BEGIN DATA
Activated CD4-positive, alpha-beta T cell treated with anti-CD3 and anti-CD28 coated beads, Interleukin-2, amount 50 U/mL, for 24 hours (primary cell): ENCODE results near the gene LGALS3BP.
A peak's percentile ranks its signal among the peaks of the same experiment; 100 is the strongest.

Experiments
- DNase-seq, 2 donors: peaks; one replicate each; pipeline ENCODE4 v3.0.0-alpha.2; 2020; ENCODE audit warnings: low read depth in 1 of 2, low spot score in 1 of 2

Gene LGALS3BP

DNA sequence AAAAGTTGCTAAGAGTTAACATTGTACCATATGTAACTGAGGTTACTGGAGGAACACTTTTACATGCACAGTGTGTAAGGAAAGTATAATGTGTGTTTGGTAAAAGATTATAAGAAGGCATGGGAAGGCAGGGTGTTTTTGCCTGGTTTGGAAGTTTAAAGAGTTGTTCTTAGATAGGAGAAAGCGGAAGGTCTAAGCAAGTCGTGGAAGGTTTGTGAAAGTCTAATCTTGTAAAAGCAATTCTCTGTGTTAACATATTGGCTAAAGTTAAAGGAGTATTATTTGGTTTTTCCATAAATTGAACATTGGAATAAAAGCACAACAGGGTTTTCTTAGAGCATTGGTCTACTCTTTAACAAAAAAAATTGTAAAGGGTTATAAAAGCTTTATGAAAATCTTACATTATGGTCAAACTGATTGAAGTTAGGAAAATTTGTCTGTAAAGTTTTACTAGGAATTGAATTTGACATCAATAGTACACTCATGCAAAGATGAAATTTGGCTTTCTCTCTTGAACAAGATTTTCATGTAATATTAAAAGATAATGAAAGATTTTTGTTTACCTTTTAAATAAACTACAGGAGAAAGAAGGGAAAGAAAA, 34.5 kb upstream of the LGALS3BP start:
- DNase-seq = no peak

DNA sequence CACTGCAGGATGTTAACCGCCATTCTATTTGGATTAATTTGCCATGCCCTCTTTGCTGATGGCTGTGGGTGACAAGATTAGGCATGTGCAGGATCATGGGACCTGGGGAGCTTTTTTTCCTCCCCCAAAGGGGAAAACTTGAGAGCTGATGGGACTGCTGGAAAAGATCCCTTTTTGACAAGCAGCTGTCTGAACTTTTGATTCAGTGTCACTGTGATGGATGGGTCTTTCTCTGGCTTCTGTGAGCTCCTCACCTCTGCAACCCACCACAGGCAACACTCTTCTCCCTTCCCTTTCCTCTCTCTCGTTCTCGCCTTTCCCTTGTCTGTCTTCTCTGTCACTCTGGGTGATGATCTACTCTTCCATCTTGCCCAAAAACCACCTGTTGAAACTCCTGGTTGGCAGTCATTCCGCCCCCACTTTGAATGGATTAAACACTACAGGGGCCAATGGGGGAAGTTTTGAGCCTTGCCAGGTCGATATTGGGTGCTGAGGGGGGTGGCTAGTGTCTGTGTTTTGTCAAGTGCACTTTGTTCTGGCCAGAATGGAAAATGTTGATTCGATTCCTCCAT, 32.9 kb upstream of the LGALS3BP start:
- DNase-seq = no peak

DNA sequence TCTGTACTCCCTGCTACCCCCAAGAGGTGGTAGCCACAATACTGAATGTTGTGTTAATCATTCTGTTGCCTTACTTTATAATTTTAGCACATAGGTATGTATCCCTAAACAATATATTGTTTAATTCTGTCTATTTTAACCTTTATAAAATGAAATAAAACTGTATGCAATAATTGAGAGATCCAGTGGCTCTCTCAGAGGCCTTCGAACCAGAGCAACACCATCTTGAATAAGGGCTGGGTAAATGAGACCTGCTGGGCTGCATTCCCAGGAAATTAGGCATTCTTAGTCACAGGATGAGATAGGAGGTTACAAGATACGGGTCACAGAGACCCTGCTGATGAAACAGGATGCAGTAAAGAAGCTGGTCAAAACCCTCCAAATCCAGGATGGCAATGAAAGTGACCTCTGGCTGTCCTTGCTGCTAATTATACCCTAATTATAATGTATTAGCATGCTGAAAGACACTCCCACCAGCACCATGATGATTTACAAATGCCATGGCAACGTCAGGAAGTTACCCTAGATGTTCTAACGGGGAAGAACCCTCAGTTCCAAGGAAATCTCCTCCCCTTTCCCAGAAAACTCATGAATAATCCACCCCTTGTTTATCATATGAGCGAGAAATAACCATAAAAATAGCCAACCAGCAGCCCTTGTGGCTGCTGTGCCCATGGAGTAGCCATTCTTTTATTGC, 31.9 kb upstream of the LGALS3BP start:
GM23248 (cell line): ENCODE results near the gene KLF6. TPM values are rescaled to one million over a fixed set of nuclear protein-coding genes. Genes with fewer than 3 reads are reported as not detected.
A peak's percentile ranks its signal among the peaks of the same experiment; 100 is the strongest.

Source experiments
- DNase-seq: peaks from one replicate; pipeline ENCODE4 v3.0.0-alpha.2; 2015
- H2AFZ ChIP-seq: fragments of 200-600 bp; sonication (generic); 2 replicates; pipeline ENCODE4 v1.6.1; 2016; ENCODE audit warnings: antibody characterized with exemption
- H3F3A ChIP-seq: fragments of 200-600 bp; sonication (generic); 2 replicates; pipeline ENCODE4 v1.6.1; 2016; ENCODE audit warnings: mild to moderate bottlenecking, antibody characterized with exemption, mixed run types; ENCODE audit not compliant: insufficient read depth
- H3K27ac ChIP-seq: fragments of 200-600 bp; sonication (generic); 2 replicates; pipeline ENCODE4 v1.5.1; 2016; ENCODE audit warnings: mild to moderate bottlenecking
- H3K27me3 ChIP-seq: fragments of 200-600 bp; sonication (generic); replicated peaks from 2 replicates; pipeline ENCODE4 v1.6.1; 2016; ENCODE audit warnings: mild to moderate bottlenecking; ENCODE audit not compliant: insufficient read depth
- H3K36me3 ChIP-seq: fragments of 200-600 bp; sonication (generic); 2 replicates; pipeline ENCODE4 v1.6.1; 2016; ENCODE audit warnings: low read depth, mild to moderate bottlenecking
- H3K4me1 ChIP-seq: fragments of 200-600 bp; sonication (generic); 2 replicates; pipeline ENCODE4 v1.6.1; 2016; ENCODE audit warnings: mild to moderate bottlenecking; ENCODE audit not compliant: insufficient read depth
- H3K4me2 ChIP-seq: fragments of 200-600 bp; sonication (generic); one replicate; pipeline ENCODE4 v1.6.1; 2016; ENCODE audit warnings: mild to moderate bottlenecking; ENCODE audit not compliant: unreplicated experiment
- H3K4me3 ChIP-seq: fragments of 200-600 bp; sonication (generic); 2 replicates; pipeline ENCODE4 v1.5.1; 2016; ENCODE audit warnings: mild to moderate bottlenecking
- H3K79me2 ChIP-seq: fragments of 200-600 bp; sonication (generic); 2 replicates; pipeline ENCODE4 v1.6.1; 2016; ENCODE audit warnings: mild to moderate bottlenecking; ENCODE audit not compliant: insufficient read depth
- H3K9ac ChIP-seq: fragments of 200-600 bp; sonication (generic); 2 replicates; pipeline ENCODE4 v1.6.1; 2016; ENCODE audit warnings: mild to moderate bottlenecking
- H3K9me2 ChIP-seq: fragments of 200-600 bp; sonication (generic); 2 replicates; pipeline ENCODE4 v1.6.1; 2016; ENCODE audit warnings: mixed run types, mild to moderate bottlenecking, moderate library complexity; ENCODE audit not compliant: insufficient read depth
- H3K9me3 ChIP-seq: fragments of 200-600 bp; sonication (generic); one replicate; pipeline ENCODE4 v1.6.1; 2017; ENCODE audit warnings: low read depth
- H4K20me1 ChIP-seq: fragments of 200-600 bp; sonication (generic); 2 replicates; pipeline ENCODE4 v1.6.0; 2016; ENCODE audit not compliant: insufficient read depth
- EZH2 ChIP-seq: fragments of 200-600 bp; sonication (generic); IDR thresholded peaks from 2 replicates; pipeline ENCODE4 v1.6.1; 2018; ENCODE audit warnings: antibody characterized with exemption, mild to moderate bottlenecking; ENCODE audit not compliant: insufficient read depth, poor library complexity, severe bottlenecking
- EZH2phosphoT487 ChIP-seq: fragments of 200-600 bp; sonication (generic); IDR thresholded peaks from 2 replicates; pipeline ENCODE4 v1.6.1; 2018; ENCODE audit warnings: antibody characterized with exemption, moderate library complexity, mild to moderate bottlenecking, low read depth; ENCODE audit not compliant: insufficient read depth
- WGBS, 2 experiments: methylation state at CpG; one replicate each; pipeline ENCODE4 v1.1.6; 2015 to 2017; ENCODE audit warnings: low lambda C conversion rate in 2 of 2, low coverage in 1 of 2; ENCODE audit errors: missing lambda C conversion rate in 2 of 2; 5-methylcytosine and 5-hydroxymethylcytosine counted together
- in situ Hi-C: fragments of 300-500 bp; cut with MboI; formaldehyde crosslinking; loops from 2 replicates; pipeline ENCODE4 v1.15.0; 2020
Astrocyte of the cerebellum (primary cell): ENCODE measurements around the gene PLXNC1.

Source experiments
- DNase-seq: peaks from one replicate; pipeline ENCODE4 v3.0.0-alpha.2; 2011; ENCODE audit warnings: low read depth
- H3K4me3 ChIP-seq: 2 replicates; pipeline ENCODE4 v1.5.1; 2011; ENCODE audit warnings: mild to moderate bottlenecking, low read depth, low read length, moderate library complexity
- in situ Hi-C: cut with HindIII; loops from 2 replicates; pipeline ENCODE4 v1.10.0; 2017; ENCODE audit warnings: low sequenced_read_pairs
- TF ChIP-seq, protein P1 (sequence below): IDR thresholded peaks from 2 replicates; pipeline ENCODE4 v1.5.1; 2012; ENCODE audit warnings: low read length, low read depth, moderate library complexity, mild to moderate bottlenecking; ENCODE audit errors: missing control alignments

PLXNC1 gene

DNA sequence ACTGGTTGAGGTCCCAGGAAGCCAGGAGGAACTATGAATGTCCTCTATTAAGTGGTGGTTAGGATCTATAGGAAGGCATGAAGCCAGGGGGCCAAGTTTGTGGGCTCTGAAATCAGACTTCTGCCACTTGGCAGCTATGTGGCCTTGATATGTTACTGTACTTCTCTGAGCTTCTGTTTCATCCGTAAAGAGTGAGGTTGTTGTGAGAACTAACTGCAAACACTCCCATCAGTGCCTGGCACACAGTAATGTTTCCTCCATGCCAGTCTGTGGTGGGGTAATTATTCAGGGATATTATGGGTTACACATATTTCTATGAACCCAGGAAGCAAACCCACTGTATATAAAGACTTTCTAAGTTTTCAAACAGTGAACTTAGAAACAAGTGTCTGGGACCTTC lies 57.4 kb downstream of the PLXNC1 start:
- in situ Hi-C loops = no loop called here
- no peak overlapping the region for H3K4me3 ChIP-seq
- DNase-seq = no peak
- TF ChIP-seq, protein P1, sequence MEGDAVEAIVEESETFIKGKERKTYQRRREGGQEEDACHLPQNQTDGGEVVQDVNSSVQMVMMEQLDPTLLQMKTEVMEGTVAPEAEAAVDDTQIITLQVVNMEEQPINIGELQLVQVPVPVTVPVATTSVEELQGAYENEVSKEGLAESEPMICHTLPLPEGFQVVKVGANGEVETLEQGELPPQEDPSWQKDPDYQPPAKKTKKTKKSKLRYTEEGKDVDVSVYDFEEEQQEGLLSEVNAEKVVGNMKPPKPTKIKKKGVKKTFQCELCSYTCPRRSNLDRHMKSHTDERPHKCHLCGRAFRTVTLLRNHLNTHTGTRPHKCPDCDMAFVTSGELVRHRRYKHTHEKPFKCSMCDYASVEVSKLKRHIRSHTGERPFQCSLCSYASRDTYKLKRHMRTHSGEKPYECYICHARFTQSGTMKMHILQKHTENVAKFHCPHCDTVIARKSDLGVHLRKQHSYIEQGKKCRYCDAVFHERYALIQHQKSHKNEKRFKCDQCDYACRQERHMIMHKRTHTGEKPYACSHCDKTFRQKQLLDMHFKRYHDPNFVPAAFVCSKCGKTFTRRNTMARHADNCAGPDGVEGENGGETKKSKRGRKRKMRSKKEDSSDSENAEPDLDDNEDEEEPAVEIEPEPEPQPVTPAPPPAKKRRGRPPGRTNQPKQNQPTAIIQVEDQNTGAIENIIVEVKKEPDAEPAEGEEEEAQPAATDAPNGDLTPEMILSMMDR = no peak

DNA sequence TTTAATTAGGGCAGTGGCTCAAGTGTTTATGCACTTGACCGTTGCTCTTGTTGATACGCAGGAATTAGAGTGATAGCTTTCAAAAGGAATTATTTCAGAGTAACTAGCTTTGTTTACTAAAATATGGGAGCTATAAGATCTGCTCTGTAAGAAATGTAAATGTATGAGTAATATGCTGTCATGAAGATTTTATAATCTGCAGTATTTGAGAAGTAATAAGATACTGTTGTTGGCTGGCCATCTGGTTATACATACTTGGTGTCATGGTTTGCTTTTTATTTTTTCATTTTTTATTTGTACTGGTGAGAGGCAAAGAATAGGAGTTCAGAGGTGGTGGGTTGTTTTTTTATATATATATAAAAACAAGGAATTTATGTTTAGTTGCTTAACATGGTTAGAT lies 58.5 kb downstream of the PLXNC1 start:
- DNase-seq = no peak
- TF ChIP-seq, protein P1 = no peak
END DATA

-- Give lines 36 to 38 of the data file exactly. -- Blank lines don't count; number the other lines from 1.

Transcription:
- in situ Hi-C: cut with HindIII; loops from 2 replicates; pipeline ENCODE4 v1.10.0; 2017; ENCODE audit warnings: low sequenced_read_pairs
- TF ChIP-seq, protein P1 (sequence below): IDR thresholded peaks from 2 replicates; pipeline ENCODE4 v1.5.1; 2012; ENCODE audit warnings: low read length, low read depth, moderate library complexity, mild to moderate bottlenecking; ENCODE audit errors: missing control alignments

PLXNC1 gene